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The effects of site selection, opportunity costs and transportation costs on bioethanol production

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  • De Laporte, Aaron V.
  • Ripplinger, David G.

Abstract

Policy and legislative initiatives, along with volatility in agricultural commodity prices, have encouraged farmers to consider alternative crops, such as potential advanced biomass feedstock for bioenergy, including energy beets. This paper employs an integrated biophysical, economic and transportation GIS-based model to examine the production of beet-bioethanol from five sites in North Dakota. The study finds that beet-bioethanol could provide net benefits to farmers and ethanol producers in the state, under current market conditions, but only if the bioethanol plant site is carefully selected. Specifically, a 75 million litre plant could produce a profit at capacity offering a beet price of $33/t at an ethanol price of $0.40/L at one of five analyzed sites. Policy initiatives that increase the price of ethanol could make production attractive at all of the investigated sites. Both increased agricultural opportunity costs and decreased transportation costs move feedstock production away from the plant site to higher quality lands. This result implies that, in some cases, to pursue biomass production on marginal lands, policy initiatives would need to increase transportation costs, lower agricultural commodity prices, or increase biomass prices. Therefore, assumptions about land quality should be carefully considered in biomass and bioenergy policy.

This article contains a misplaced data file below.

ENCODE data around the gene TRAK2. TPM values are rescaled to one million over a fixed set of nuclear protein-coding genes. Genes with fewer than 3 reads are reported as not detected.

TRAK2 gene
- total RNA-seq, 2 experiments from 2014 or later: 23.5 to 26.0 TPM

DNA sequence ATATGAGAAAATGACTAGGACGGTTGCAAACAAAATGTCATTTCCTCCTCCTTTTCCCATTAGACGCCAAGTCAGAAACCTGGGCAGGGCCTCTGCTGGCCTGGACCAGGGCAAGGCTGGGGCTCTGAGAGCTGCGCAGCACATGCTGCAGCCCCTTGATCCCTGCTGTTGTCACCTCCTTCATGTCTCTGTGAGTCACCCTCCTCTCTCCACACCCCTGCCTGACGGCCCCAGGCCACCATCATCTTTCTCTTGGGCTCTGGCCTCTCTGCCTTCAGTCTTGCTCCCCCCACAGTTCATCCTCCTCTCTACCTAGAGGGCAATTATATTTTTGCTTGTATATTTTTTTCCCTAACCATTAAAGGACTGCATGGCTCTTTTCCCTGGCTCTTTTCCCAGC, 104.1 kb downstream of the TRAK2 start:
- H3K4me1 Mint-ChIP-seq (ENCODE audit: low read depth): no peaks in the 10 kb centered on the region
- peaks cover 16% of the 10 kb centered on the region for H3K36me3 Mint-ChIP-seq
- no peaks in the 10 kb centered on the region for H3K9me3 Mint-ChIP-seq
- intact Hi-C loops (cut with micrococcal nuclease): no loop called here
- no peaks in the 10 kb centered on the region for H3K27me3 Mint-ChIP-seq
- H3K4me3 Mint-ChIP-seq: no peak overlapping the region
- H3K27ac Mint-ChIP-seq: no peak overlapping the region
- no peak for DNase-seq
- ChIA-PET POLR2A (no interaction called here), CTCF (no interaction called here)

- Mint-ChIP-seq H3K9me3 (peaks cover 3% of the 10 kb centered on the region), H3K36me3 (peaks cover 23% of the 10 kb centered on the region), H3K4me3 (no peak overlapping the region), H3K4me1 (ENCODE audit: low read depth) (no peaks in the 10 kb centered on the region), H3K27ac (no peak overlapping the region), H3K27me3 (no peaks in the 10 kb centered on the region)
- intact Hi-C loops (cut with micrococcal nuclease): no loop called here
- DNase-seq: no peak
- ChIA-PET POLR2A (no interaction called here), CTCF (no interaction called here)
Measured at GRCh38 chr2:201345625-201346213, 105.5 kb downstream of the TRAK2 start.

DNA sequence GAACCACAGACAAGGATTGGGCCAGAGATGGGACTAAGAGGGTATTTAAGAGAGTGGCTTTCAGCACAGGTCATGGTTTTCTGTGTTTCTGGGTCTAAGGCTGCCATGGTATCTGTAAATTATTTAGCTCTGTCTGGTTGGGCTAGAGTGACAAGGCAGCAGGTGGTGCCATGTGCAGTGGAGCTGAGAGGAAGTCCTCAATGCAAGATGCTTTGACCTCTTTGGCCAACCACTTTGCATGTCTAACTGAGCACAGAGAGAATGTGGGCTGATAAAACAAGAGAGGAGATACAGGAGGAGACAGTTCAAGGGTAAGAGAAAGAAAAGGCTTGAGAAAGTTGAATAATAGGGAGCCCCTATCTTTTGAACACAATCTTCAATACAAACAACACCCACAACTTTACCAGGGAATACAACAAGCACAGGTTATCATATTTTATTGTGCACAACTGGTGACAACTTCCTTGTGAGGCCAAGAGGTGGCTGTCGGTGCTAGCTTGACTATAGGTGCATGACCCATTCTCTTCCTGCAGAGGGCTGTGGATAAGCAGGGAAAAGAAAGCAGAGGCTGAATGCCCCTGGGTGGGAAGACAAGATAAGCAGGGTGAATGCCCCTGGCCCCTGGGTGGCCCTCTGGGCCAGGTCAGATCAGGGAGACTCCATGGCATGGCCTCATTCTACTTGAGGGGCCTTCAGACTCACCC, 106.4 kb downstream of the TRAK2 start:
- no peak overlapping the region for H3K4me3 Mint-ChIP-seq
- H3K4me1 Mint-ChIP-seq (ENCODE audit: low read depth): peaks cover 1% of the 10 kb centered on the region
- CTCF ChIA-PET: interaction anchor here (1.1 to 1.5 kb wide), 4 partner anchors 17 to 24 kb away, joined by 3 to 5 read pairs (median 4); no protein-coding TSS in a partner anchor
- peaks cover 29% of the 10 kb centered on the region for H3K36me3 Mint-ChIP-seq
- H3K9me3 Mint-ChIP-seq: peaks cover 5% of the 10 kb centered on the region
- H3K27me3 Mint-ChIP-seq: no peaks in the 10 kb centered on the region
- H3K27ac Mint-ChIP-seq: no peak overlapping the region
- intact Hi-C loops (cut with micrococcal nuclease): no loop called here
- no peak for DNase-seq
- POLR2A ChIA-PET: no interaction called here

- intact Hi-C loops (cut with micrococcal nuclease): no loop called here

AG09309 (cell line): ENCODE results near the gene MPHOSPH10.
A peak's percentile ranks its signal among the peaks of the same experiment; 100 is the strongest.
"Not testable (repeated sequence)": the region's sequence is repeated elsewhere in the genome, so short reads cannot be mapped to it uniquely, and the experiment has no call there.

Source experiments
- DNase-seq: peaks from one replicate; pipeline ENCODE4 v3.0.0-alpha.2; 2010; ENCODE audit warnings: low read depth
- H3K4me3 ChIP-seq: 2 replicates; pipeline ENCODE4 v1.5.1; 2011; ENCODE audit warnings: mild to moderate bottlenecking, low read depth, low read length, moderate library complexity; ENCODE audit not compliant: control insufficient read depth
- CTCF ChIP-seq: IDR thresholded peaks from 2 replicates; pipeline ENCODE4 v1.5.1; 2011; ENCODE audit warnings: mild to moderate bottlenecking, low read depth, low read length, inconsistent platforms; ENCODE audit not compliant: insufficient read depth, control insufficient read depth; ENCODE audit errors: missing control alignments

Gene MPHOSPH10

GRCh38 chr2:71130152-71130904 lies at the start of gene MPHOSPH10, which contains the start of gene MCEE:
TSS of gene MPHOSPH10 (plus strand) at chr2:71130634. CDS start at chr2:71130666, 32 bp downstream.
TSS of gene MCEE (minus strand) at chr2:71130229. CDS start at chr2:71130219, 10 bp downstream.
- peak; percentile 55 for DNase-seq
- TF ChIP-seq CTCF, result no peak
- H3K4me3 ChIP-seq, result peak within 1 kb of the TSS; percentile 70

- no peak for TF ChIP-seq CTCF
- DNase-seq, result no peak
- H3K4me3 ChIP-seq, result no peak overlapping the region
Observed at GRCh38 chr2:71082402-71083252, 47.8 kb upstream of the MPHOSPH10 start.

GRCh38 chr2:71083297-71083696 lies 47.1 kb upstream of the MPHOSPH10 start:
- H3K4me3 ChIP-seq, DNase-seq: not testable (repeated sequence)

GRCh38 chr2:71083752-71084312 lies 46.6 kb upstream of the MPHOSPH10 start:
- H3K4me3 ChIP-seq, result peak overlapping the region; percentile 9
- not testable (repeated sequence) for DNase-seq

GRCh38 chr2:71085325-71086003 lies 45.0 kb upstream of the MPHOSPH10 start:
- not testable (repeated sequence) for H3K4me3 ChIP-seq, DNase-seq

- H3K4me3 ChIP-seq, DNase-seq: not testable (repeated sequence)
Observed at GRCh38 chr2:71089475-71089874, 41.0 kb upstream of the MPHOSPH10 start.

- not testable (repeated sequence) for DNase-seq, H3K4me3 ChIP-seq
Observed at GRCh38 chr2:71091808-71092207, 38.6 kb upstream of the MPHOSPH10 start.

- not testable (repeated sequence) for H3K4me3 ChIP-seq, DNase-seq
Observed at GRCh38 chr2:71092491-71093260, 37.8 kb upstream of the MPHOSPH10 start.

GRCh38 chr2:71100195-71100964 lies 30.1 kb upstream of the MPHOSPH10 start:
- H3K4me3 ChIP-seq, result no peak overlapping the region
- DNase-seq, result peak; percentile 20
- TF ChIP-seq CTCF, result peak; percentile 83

Suggested Citation

  • De Laporte, Aaron V. & Ripplinger, David G., 2019. "The effects of site selection, opportunity costs and transportation costs on bioethanol production," Renewable Energy, Elsevier, vol. 131(C), pages 73-82.
  • Handle: RePEc:eee:renene:v:131:y:2019:i:c:p:73-82
    DOI: 10.1016/j.renene.2018.07.016
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